February 8, 2013






Natural gas complex to cut heating costs
 by Edward French


     The former Louisiana‑Pacific OSB mill in Baileyville has been redeveloped into a high‑capacity natural gas fueling complex that will be serving Maine industries and businesses from paper mills to food processing plants and hospitals and helping them save significantly on fuel costs, following the significant drop in natural gas prices in the U.S. Last August, Xpress Natural Gas of Woburn, Mass., signed a long-term lease for the facility with Woodland Pulp LLC, which in 2011 acquired the OSB mill that had been idle since the end of 2004. The facility is now able to fill delivery trucks with more than 8 billion cubic feet of natural gas per year from the Maritimes & Northeast Pipeline and also will include truck fueling stations that offer a low‑cost transportation fuel alternative to gasoline and diesel.
     Matt Smith, executive vice president for sales and marketing for Xpress Natural Gas, says that the savings for customers that have been using No. 2 heating oil and who switch to compressed natural gas (CNG) can be 30% to 40% or more.
     Xpress, which serves customers from Massachusetts to the Maritimes, already has signed up several customers in Maine, including Great Northern Paper's mill in East Millinocket, the Aroostook Medical Center in Presque Isle, Naturally Potatoes in Mars Hill and Penobscot McCrum, a potato processor in Belfast. "We're in active negotiations with a dozen others," including Lincoln Paper and Tissue, says Smith. "They're excited to explore CNG with us." Currently, Xpress is trucking liquefied natural gas (LNG) from Massachusetts to the Lincoln mill and also the Madison paper mill. The Baileyville facility will provide Xpress an alternative to the 300‑mile trip from Massachusetts to supply natural gas to its customers. Smith expects his company will have 20 to 30 or more customers in Maine by the end of the year.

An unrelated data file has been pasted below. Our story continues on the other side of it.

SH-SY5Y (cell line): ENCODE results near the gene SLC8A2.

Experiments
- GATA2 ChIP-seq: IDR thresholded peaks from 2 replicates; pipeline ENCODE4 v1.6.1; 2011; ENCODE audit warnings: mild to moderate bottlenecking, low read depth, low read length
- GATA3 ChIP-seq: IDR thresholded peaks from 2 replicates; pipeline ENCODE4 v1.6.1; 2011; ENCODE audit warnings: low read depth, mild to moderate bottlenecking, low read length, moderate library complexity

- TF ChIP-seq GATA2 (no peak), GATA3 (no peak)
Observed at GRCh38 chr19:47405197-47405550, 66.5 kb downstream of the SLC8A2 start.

Woodland Pulp recently installed its own natural gas line, which runs 4.5 miles to the Maritimes & Northeast Pipeline, and expected to recoup the $12 million cost for the line in a year, through avoided costs for oil payments. The mill had been burning over 10 million gallons of heavy #6 fuel oil, and the difference between oil and gas prices in 2011 was about four to one.
     Woodland Pulp spokesman Scott Beal comments, "This continues to be a good project for us. There was an uptick in the [natural gas] price recently, but we're very fortunate that the mill's owners saw fit to fund this project."
     Most potential customers, though, are not able to fund their own pipeline and are looking to Xpress to provide the cheaper fuel source. "We can bring gas to an area much faster than providers like a pipeline," Smith says. "We need to help our customers to convert their equipment to burn gas. But we need to work with them now so we can be supplying them by next winter."
     Xpress Natural Gas is partnering with H.O. Bouchard of Hampden and the Dead River Company of Bangor for delivery of the gas. H.R. Bouchard will truck the gas to the larger industrial customers, such as pulp and paper mills that have been oil dependent, and Dead River will be distributing to mid-size customers, such as commercial businesses, hospitals and colleges. Xpress will provide the gas and the equipment for converting to CNG usage.
     Bob Moore, president of Dead River, says, "The reality is most areas of the state of Maine will never see a natural gas pipeline. The cost is simply prohibitive. Our partnership with Xpress Natural Gas presents an immediate solution to Maine companies with high energy use who are looking for alternatives to lower their costs."